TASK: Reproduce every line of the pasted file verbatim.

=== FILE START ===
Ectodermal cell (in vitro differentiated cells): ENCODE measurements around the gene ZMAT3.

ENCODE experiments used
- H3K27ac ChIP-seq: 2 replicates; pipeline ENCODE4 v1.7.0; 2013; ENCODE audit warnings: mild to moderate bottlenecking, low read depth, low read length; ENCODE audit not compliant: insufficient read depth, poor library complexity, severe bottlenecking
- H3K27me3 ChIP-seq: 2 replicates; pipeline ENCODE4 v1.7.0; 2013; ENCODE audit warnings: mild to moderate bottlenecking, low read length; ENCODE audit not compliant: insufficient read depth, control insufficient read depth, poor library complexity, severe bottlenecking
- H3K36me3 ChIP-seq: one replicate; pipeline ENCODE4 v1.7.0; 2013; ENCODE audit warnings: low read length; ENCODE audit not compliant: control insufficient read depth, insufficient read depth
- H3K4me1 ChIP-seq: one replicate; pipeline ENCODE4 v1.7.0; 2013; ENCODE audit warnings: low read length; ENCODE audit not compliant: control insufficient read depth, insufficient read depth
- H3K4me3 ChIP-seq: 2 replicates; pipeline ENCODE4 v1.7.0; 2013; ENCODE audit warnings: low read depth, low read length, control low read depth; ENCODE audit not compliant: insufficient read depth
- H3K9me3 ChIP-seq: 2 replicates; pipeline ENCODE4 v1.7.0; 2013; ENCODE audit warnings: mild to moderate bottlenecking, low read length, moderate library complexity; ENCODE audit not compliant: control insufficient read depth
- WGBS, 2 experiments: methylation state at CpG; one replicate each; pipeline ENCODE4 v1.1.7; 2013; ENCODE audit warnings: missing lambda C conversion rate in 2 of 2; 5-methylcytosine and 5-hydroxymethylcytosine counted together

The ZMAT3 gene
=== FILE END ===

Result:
Ectodermal cell (in vitro differentiated cells): ENCODE measurements around the gene ZMAT3.

ENCODE experiments used
- H3K27ac ChIP-seq: 2 replicates; pipeline ENCODE4 v1.7.0; 2013; ENCODE audit warnings: mild to moderate bottlenecking, low read depth, low read length; ENCODE audit not compliant: insufficient read depth, poor library complexity, severe bottlenecking
- H3K27me3 ChIP-seq: 2 replicates; pipeline ENCODE4 v1.7.0; 2013; ENCODE audit warnings: mild to moderate bottlenecking, low read length; ENCODE audit not compliant: insufficient read depth, control insufficient read depth, poor library complexity, severe bottlenecking
- H3K36me3 ChIP-seq: one replicate; pipeline ENCODE4 v1.7.0; 2013; ENCODE audit warnings: low read length; ENCODE audit not compliant: control insufficient read depth, insufficient read depth
- H3K4me1 ChIP-seq: one replicate; pipeline ENCODE4 v1.7.0; 2013; ENCODE audit warnings: low read length; ENCODE audit not compliant: control insufficient read depth, insufficient read depth
- H3K4me3 ChIP-seq: 2 replicates; pipeline ENCODE4 v1.7.0; 2013; ENCODE audit warnings: low read depth, low read length, control low read depth; ENCODE audit not compliant: insufficient read depth
- H3K9me3 ChIP-seq: 2 replicates; pipeline ENCODE4 v1.7.0; 2013; ENCODE audit warnings: mild to moderate bottlenecking, low read length, moderate library complexity; ENCODE audit not compliant: control insufficient read depth
- WGBS, 2 experiments: methylation state at CpG; one replicate each; pipeline ENCODE4 v1.1.7; 2013; ENCODE audit warnings: missing lambda C conversion rate in 2 of 2; 5-methylcytosine and 5-hydroxymethylcytosine counted together

The ZMAT3 gene